Count IV realleges count III, which had also been dismissed by Judge Day, and enlarges it to include a claim for damages provided by the Illinois Insurance Code (Ill. Rev. Stat. 1983, ch. 73, par. 767) for vexatious and unreasonable delay in handling claims. Contracts of compensated suretyship are treated as contracts of insurance. (Town of City of Peoria v. Rauschkolb (1948), 333 Ill. App. 411, 78 N.E.2d 123.) Insurers have a duty of good faith and fair dealing in handling claims, but they are entitled to insist on their “legal rights in a permissible way ***.” (Eckenrode v. Life of America Insurance Co. (7th Cir. 1972), 470 F.2d 1, 5.) A cause of action for vexatious and unreasonable delay must allege facts showing conduct by the surety which is “willful, wanton, malicious, reckless, intentional or in bad faith ***.” (Tobolt v. Allstate Insurance Co. (1979), 75 Ill. App. 3d 57, 71, 393 N.E.2d 1171, 1181.) The court must consider the totality of the *641circumstances in determining vexatious delay. (Deverman v. Country Mutual Insurance Co. (1977), 56 Ill. App. 3d 122, 371 N.E.2d 1147.) In adopting section 155 of the Illinois Insurance Code (Ill. Rev. Stat. 1983, ch. 73, par. 155), the legislature preempted the field for recovery for punitive damages for refusal to pay, barring the common law action for such remedies. (Tobolt v. Allstate Insurance Co. (1979), 75 Ill. App. 3d 57, 393 N.E.2d 1171; see also Robertson v. Travelers Insurance Co. (1983), 95 Ill. 2d 441, 448 N.E.2d 866.) The trial court found that Fidelity’s delay in handling Fisher’s claim was vexatious and unreasonable. Such a finding will not be disturbed on appeal unless it shows abuse of judicial discretion. (Deverman v. Country Mutual Insurance Co. (1977), 56 Ill. App. 3d 122, 371 N.E.2d 1147.) Considering the total circumstances of this case, we find no abuse of discretion. Fidelity’s lackadaisical attitude toward determining its principal’s conduct and its own liability even after two years of legal action by Fisher and repeated requests for action does not demonstrate the good faith expected of a surety.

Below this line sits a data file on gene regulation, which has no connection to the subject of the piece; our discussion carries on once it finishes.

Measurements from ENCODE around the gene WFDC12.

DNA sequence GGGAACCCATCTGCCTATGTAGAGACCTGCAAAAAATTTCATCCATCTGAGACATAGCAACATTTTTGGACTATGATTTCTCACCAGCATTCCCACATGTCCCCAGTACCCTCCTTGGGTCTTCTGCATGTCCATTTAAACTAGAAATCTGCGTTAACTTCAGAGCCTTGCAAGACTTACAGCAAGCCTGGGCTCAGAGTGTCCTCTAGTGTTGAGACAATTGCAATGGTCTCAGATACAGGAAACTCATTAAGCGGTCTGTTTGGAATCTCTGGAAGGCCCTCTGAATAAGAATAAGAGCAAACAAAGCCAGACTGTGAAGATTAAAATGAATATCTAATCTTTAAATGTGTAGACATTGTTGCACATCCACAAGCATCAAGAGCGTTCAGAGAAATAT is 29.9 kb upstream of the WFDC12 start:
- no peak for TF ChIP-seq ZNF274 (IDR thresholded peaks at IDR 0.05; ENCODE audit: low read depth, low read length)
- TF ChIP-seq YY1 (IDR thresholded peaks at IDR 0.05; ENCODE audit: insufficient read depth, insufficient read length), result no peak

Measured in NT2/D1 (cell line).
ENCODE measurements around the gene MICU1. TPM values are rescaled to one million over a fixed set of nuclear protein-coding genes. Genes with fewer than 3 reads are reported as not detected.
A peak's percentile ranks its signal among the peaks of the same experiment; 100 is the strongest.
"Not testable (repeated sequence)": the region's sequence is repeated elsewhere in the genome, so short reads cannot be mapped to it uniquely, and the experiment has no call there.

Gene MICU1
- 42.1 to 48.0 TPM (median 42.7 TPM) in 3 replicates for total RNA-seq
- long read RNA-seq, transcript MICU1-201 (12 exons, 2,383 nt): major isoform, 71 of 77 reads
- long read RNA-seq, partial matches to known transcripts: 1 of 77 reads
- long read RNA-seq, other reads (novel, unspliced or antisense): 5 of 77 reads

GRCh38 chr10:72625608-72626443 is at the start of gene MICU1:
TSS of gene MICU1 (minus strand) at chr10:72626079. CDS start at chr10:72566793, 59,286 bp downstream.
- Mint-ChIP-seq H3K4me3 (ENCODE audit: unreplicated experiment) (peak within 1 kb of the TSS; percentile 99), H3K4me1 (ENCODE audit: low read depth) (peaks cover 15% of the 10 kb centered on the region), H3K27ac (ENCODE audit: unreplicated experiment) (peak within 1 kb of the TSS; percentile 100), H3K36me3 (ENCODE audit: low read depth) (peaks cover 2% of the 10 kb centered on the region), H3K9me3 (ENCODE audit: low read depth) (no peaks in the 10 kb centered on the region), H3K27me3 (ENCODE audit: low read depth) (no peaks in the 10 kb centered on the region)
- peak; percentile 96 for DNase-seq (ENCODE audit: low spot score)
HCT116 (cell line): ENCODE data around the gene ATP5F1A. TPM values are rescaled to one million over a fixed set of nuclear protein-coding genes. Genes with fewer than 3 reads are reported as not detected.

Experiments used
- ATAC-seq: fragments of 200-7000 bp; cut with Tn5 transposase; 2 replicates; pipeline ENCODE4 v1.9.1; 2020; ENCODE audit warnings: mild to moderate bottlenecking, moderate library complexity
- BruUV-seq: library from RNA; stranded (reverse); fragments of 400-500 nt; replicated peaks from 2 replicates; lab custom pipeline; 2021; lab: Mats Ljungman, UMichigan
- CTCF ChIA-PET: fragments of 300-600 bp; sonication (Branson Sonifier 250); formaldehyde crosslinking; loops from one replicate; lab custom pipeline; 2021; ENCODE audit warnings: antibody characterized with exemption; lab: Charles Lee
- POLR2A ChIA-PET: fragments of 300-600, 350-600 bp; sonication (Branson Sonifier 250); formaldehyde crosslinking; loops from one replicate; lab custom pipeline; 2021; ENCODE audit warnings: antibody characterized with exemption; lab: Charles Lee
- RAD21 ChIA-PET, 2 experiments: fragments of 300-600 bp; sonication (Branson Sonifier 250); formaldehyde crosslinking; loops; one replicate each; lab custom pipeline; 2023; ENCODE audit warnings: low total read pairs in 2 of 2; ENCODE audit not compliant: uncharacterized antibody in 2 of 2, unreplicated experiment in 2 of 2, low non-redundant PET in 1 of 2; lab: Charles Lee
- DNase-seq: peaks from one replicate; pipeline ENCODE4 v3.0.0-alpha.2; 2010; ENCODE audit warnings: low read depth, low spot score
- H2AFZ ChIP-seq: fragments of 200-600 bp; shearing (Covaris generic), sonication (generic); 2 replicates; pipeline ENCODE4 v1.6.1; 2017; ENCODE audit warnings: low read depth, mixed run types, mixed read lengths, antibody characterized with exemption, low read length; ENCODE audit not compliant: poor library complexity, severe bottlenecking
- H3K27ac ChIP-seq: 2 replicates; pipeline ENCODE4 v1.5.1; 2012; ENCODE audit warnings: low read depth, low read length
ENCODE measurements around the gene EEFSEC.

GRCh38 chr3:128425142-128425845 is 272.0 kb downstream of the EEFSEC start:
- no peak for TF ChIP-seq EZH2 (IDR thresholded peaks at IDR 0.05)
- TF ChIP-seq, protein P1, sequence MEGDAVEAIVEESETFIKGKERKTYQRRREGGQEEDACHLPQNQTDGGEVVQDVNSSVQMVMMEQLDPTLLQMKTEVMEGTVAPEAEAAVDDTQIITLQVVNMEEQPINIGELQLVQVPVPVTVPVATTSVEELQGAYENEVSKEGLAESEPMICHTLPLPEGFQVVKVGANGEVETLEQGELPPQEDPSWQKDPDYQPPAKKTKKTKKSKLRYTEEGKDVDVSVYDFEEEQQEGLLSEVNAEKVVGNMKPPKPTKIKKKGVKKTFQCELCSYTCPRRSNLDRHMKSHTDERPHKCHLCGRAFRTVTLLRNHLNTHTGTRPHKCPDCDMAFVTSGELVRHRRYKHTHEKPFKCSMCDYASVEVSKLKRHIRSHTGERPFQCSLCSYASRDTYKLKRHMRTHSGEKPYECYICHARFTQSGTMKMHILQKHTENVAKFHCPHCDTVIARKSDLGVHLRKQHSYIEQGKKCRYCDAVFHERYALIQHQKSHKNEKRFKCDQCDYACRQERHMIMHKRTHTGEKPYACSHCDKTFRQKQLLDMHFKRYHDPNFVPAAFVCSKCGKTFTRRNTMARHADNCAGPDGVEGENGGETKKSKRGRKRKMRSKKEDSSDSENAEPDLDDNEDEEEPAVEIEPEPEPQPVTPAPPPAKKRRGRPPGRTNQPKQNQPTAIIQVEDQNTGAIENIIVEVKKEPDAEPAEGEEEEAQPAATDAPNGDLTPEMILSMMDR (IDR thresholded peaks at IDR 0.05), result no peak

Fidelity contends that the award of fair market lost net rental income is improper as a measure of damages in the present case. We agree. Fisher relies on Board of Library Trustees v. Fidelity & Deposit Co. (1981), 101 Ill. App. 3d 1141, 429 N.E.2d 203. In Fountaindale the court allowed damages for lost rental during a period of delay. (Lindberg v. Brandt (1953), 350 Ill. App. 317, 112 N.E.2d 746; D. Dobbs, Remedies sec. 12.21, at 903 (1973); Restatement (Second) of Contracts sec. 348(1), comment b, at 120 (1979).) In Fisher’s case there was no limited period of delay but a complete cessation of activity with regard to the property by both owner and contractor. We do not understand that the remedy for delay applies to such an open-ended situation.

Fisher is entitled to compensation but not a windfall. (Community Consolidated School District No. 169 v. Meneley Construction Co. (1980), 86 Ill. App. 3d 1101, 409 N.E.2d 66.) In Ross v. Danter (1968), 102 Ill. App. 2d 354, 242 N.E.2d 330, the court provided an example to illustrate the proper measure of damages:

“Suppose a contractor has agreed to build a building for an owner for $400,000.00. Suppose further the contractor has partially constructed the building and has received $200,000.00 and at this point refuses or is unable to continue the contract and is hence in breach of contract. Suppose also that at this point the reasonable cost of completing the building would be $300,000.00. In determining the damages sustained by the owner, the cost of performance would be first the amount paid *642to the contractor, $200,000.00 plus the cost of completion, $300,000.00 or a total of $500,000.00. The difference between this amount, $500,000.00 and the contract price $400,000.00 or $100,000.00 would be the damages sustained by the owner. *** The rule as so applied gives due effect to the partial performance by both contractor and owner ***.”